I am pleased to speak on behalf of the Scottish Conservatives as we bring proceedings on the bill to a close and, I hope, push it through Parliament at the end of the day.
I have spoken previously in this chamber about my experience as a nurse of having to hand over a baby who was being taken out of the country for the purposes of FGM. That has preyed on me for most of my life and, for that reason alone, I welcome the bill. I hope that it will prevent that from ever happening to anybody again.
The bill’s intentions are admirable, and it is a symbol of the things that this Parliament can achieve when all parties come together. However, the bill on its own will not be enough. It is important that awareness of the bill is raised, to ensure that it has effect. As Police Scotland remarked in its submission, for the
“broad spectrum of individuals or organisations ... it is imperative that clear guidance and processes must be put in place ... in order that any potential breach of the conditions is effectively policed.”
The same point applies to ensuring a strong level of communication with communities in which there have previously been cases of FGM. If people are to report the crime of FGM, it is vital that they understand the implications of the protection orders and where the law now stands on this issue. Without that key effort, all the legislation in the world will not have any effect in bringing more cases to court or ensuring that prosecutions are successful, or, perhaps more important, in preventing things from even getting to that stage in the first place. I know that the Scottish Government has been active on this issue through the group implementing the national action plan, but it is worth repeating that that is the only way in which we will succeed in eradicating this vile practice.
I want to mention the Scottish Conservatives’ amendments to the bill. The Conservatives have always been highly supportive of the bill, although, as my colleague Ruth Davidson just outlined, we had some concerns about the practical and technical considerations involved.
I pay tribute to my colleague Oliver Mundell, who sadly was not able to be here to speak to his amendments. He put in a lot of work in trying to represent the views and experiences of those who gave evidence, which of course they did very bravely, on a subject that is very difficult to talk about. He was very keen that those views should inform the bill and be incorporated into it, so that it would provide the kind of support that those people had asked for.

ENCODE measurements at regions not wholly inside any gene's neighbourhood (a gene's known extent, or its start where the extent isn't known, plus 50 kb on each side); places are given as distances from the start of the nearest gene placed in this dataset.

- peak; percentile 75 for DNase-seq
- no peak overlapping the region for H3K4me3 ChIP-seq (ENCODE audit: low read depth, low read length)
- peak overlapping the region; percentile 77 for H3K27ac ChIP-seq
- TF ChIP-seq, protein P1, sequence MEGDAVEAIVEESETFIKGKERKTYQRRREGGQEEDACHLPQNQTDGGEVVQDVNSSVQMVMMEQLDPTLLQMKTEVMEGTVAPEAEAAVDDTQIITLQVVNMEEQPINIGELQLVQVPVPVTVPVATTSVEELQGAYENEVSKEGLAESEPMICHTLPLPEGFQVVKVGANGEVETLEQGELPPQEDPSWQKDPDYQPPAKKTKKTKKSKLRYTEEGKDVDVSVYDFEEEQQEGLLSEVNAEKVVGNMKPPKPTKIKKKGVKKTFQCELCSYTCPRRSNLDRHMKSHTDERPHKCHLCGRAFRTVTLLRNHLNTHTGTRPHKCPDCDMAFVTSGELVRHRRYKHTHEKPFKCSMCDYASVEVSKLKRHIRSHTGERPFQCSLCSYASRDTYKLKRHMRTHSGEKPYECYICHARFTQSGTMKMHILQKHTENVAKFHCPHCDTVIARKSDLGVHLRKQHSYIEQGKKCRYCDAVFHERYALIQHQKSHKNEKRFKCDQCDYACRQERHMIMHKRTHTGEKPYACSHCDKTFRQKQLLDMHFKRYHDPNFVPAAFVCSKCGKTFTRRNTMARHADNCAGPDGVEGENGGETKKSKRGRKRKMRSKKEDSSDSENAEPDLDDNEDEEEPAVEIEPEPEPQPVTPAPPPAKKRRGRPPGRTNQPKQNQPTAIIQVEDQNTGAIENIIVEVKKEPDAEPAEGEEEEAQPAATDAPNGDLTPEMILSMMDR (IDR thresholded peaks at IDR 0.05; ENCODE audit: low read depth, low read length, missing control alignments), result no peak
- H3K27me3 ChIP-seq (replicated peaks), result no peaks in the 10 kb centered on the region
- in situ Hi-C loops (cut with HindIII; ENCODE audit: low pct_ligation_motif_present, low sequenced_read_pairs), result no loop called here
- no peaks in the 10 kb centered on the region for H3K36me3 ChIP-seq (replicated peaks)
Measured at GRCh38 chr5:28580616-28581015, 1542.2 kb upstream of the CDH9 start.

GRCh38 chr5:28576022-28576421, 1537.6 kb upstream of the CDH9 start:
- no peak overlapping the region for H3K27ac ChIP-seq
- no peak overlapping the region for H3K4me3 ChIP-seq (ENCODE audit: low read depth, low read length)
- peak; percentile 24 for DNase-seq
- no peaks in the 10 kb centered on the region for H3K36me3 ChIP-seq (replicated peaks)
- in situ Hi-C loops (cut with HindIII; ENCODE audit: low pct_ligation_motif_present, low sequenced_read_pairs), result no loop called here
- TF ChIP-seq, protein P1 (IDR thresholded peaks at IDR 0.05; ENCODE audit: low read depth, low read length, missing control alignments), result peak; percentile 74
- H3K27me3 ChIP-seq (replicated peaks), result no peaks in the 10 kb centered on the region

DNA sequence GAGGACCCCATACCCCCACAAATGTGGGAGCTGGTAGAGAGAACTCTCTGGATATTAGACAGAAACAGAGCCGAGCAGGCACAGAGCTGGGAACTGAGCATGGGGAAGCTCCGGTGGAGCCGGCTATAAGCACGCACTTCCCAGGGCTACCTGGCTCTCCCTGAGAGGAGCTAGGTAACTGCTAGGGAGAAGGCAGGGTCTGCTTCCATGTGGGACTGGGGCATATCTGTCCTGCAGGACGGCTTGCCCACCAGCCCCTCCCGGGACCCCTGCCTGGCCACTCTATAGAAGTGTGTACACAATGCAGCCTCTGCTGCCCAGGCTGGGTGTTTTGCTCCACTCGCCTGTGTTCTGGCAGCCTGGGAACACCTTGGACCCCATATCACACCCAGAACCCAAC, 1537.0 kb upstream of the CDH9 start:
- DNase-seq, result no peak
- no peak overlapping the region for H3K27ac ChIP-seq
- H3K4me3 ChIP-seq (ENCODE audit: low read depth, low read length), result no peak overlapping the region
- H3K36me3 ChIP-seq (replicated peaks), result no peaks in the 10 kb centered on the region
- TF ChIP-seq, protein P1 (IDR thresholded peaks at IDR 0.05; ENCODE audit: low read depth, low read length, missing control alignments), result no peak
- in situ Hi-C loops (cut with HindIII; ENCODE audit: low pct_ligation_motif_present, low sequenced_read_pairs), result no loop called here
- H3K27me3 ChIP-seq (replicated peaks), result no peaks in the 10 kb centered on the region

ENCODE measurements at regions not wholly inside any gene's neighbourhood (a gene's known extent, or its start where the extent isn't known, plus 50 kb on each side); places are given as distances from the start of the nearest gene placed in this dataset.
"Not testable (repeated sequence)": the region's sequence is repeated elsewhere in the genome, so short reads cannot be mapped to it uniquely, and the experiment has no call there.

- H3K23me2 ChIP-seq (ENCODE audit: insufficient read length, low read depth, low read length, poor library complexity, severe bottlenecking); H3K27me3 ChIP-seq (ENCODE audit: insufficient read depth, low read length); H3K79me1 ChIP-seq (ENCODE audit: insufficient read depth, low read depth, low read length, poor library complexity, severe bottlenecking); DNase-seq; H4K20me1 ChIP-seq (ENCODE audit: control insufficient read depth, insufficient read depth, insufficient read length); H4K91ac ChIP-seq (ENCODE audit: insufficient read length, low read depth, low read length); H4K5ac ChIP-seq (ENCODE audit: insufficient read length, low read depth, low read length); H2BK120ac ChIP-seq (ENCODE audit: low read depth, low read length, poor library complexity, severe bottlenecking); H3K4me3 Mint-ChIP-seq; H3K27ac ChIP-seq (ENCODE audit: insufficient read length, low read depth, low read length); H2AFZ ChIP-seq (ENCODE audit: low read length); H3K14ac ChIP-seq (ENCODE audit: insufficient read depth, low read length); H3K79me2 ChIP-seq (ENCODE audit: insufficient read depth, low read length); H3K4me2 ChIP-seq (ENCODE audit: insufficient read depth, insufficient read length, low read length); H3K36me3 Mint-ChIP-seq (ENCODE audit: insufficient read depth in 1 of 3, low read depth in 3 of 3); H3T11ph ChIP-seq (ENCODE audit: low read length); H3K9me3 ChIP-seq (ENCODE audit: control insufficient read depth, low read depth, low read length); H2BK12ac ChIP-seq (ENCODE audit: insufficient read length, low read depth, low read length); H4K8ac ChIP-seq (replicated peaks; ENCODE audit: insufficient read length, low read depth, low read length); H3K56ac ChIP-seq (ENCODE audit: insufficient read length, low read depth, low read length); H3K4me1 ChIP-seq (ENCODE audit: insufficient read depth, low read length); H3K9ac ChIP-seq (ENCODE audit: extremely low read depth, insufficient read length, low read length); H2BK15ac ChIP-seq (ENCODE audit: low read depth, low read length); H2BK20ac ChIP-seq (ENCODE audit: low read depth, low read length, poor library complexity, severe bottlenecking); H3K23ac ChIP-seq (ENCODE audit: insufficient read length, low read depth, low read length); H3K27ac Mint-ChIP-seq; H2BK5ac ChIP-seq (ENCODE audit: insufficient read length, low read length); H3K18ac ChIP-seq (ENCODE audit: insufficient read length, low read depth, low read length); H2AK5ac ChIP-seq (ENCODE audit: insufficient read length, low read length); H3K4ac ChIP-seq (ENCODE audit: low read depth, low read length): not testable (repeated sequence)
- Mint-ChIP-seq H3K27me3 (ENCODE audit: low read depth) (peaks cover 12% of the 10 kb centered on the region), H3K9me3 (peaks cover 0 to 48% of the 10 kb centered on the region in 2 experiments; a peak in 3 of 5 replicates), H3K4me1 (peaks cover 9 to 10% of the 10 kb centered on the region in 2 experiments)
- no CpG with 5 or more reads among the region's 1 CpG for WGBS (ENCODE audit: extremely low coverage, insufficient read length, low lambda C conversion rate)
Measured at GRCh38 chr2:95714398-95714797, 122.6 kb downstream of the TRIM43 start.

We accept, as Ruth Davidson said during discussion of the amendments, that the Government has implemented in principle the changes that we sought to make. Although the amended bill is not perfect, I am glad that it will provide for greater support than was originally planned.
At the end of the day, support and communication are key to the bill, if it is to be successful. I hope that the Government will expand its activities in this area so that it keeps pace with the requirements of the legislation. Not only do women who go through FGM need a vast amount of personal support, in terms of managing their lives, but, if we are going to take people to court and prosecute them as a result of the bill, those women will need an inordinate amount of support and protection so that they can continue to live in their communities.
I want to raise the subject of preventative offences. In its evidence to the Equalities and Human Rights Committee, Police Scotland said that there is
“a potential gap in the legislation” regarding
“additional ‘preventative offences’ ... where persons have in their possessions items indicative of intending to carry out FGM.”
Although I recognise that in some cases it may be hard to discern whether such items might be used to carry out FGM, particularly in ceremonies of a more ritualistic kind, that will probably make it clear that the potential offender intends to commit a crime, much as the carrying of drug paraphernalia suggests another type of behaviour.
It would be worth exploring those issues in the FGM guidance that will issued to the police, other organisations and the public, so that people can recognise equipment indicative of FGM whenever they see it, and understand that there are reporting mechanisms available. Whether a full provision was needed in the bill was, perhaps, a different question. However, until we have stronger data on the way in which FGM is conducted, it would probably have been unwise to include a potentially far-reaching amendment that could be liable to abuse.
In its briefing for today, the Law Society of Scotland asked how the bill’s success and effectiveness will be measured once it has been implemented, particularly given how low conviction rates have been in the past. A robust way of collecting that information will be useful not only to improve reporting procedures, but to demonstrate the bill’s efficacy. That will be an important consideration, and I urge the minister to look at that and report back to Parliament on it in due course.
The Scottish Conservatives are fully supportive of the bill, and we support the direction that has been taken by the Scottish Government. As my colleagues and I have said, this needs to be a strong, comprehensive piece of legislation that is supported by the right training and guidance, and it needs to have the resources to back that up. Ultimately, we must support the victims and those who are under threat from this terrible crime. Many of us have never experienced it ourselves or within our families, but it is absolutely life destroying for those who do.
I thank the Scottish Government for bringing the bill forward. I presume and hope that the bill will be passed tonight, and I hope that it will make a big difference to those women out there.